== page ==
The rest of the article is organised as follows: A brief discussion of disaster risk management and reduction is given in the section ‘Disaster risk management and reduction’. The ‘Models’ section presents the extreme value analysis techniques that are used in this study. The empirical results are presented and discussed in the ‘Empirical results and discussion’ section. The ‘Conclusion and recommendation’ section concludes and recommends the possible areas for further research. Appendix 1 is provided at the end.
Disaster risk management and reduction
Twigg (2015) views disasters as short or longterm extreme sudden events that may result from various factors or hazards including floods, earthquakes and heat waves. The occurrences of natural disasters contribute towards major global problems that include, among others, health issues and loss of lives. The global economy also faces enormous repercussions in the presence of disasters based on the fact that the supply chain may be disturbed once a disaster occurs in some particular countries. Some of the incidents of disasters are the earthquake that occurred in Japan and floods that were experienced in Thailand, both during 2011. Such incidents result in disastrous impacts that might affect the supply chain worldwide. This is because of the fact that Japan and Thailand are the industrial suppliers of certain goods and services (Twigg 2015). Though it is impractical to combat the prevalence of natural disasters, the usual practice is to try as much as possible to reduce the risk thereof. There are several procedures with which the risk of natural disasters is reduced, depending on the type of disaster under consideration. This study focuses on the reduction and management of the disaster risk that occurs as a result of extreme high temperatures that lead to global change and heat waves.
In the presence of hottest days, people switch on the cooling systems until a point at which all the cooling systems are on, resulting in an extreme increase in electricity demand (Munoz et al. 2010). To this effect, modelling the occurrence of extreme high temperatures is vital in the energy sector. Steffen, Hughes and Perkins (2014) emphasise that heat waves are the contributing factors towards the occurrence of several natural disasters which affect economies and lives of people worldwide. There are several disastrous impacts of heat waves, some of which are highlighted in this study. The presence of extreme heat leads to drought and health consequences, which account for numerous cases of hospitalisations and deaths (Lyon 2009; Meehl & Tebaldi 2004; Noji 2000; Steffen et al. 2014). During the occurrence of heat waves and hot spells, there is a higher demand for water because water reservoirs become low, and also the fact that water may be used for guarding against the risk of fire in various situations (Lyon 2009; Meehl & Tebaldi 2004; Noji et al. 2000; Steffen et al. 2014). The civil constructions such as roads and buildings also turn to be at risk of collapsing because of extreme heat, thereby putting lives of people in danger (Lyon 2009; Meehl & Tebaldi 2004; Noji et al. 2000; Steffen et al. 2014). The agricultural sectors face severe challenges in the presence of extreme heat to an extent that livestock starve and perish because of drought and health challenges that arise as a consequence of extreme heat (Lyon 2009; Meehl & Tebaldi 2004; Noji et al. 2000; Steffen et al. 2014). Accurate and precise statistical modelling of the occurrence of extreme high temperatures is necessary for the purpose of guarding against the risk of the occurrence of such disastrous impacts because of hot spells or heat waves.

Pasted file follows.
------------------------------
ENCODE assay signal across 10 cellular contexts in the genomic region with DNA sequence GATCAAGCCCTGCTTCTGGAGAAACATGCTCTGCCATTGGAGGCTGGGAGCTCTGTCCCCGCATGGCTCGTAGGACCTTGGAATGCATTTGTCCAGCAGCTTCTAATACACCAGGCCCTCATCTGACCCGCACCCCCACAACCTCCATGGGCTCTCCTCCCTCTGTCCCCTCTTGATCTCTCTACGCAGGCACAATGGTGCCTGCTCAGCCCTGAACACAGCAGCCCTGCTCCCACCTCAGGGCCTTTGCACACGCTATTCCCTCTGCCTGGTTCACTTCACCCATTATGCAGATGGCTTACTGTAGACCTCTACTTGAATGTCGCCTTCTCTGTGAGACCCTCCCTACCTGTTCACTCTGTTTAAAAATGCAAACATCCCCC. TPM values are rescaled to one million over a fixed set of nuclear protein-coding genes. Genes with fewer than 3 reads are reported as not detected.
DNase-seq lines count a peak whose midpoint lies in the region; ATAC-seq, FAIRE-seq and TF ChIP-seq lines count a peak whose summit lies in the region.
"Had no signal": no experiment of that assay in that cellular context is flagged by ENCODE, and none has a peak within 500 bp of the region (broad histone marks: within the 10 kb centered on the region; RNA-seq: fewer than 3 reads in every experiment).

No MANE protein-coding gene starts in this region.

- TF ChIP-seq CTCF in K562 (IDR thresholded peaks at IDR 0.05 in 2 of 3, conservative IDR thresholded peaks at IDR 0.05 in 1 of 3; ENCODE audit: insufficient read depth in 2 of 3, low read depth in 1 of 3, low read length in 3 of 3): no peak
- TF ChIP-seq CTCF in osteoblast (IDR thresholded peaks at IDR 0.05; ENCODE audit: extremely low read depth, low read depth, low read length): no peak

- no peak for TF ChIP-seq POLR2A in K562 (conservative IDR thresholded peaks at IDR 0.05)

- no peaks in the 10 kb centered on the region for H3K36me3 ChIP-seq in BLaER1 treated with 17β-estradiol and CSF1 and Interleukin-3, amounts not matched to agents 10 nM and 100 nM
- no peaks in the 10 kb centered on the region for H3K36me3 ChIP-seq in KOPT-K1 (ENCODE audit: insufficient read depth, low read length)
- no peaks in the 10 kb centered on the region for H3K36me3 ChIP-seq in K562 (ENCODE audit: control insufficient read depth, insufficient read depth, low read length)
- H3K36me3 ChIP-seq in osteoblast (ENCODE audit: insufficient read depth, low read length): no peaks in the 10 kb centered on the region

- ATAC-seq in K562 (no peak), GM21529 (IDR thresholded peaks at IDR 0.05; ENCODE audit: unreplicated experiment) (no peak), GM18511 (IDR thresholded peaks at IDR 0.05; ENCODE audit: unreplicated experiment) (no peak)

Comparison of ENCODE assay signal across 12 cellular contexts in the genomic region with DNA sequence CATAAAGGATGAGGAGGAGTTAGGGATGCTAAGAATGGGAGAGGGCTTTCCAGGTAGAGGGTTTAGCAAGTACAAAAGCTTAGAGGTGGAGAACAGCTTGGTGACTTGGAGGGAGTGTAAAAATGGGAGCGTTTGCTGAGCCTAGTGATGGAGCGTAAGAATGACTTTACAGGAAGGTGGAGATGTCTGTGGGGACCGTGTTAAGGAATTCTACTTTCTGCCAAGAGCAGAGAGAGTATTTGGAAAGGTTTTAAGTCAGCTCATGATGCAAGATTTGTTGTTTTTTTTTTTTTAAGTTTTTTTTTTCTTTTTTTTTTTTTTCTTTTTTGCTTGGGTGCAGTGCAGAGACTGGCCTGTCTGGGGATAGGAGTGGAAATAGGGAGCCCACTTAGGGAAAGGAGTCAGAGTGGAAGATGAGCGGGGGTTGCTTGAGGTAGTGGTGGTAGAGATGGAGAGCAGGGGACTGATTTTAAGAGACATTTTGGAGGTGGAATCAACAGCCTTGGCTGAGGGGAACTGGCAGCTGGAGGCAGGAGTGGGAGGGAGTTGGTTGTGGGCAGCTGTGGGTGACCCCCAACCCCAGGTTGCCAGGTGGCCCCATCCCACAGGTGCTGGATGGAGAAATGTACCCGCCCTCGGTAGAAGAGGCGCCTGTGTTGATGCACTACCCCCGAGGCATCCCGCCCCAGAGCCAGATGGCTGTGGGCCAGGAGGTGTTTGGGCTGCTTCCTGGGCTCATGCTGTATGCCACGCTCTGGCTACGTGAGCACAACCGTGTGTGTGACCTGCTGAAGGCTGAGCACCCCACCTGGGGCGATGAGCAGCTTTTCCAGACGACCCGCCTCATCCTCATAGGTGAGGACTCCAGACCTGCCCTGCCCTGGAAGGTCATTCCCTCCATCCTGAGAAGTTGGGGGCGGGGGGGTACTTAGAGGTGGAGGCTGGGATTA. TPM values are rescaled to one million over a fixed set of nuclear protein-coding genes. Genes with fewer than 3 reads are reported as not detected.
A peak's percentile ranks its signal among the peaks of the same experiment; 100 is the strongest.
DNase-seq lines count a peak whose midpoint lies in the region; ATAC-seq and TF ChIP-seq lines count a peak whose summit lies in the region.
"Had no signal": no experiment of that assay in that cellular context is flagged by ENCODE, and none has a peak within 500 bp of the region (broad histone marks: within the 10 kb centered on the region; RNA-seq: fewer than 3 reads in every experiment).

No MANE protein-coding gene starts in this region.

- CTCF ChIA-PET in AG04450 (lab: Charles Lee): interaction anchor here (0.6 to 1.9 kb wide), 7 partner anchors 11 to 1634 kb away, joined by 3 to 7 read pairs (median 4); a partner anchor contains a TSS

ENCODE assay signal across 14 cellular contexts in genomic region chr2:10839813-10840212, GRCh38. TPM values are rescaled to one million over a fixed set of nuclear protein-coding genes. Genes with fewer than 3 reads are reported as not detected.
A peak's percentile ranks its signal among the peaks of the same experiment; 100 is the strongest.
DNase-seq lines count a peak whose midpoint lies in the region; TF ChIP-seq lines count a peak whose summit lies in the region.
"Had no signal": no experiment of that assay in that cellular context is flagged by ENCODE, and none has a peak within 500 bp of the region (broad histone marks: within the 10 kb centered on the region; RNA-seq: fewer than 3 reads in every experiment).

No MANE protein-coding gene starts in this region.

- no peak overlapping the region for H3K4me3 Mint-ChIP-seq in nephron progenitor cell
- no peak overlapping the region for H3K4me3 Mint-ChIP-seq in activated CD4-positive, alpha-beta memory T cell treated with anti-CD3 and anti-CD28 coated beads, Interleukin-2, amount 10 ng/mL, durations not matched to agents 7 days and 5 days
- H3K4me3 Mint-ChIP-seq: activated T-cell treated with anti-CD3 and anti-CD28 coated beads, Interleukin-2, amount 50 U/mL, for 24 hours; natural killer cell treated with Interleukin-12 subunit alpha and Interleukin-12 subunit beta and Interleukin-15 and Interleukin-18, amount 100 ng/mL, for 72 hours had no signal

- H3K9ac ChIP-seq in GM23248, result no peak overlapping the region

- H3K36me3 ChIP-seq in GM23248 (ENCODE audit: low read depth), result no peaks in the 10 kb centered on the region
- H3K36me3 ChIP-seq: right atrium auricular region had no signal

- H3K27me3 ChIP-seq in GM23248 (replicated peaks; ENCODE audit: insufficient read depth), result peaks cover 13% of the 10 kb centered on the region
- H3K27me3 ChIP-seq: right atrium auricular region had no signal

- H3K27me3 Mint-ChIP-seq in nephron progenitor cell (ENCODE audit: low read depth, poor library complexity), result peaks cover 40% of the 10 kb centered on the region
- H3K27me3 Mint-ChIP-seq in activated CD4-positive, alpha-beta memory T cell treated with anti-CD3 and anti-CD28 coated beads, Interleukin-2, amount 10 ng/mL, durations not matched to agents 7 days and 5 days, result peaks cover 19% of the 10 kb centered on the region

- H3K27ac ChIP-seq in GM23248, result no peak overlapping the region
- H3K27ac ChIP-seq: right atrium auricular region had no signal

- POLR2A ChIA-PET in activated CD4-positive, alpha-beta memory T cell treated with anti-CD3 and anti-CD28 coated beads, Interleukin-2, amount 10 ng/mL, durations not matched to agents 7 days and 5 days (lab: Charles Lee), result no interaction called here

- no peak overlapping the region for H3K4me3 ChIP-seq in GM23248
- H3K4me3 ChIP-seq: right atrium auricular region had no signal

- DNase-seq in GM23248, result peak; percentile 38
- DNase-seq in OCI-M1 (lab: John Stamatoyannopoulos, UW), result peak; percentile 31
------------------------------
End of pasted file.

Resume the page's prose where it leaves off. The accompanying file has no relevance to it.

Models
This study is aimed at fitting the GEV distribution for r largest order statistics (GEV_{r}) on the AMDT. Our objectives include, among others, the use of the maximum likelihood estimation (MLE) method in estimating the target parameters, the choice of the best model out of several nested models using the likelihood ratio test that is based on the deviance statistic, the use of entropy difference test (EDT) in assessing the goodness of fit of the models as well as the estimation of the return levels using the quantile function.
Generalised extreme value distribution
The GEV distribution is discussed by Fisher and Tippett (1928) as the most suitable approximation for modelling the maxima or minima of a long sequence of finite variables. Suppose that the independent and identically distributed (i.i.d.) finite sequence X_{1},…,X_{n} constitutes a random sample of size n that is chosen from the random variable X whose marginal distribution function is F. Let M_{n} = max{X_{1},…,X_{n}}, then the extremal types theorem states that for the suitable normalising constants {a_{n} > 0} and {b_{n}}, the distribution function of the rescaled block maxima is given by:
for a nondegenerate distribution function G, then G belongs to a unified GEV distribution family that is given by:
defined for ,
where − ∞ < μ < ∞ is the location parameter, σ > 0 is the scale parameter and − ∞ < γ < ∞ is the shape parameter.
The ordinary GEV distribution in equation 2 converges to one of the three families of extreme value distributions, depending on the rate of decay of the tail that is indexed by the shape parameter γ. When γ = 0, G_{γ}(x) reduces to a type I or a shorttailed unbounded Gumbel family of distributions (Beirlant et al. 2004). When γ < 0, G_{γ}(x) is thintailed and we get a type II family which is the Weibull class of distributions with an upper bound given by (Beirlant et al. 2004):
If γ > 0, then G_{γ}(x) belongs to a type III family which is a heavytailed Frèchet class of distributions that is bounded below by (Beirlant et al. 2004):
The survival distribution of the GEV distribution is given by:
defined for and y = 0.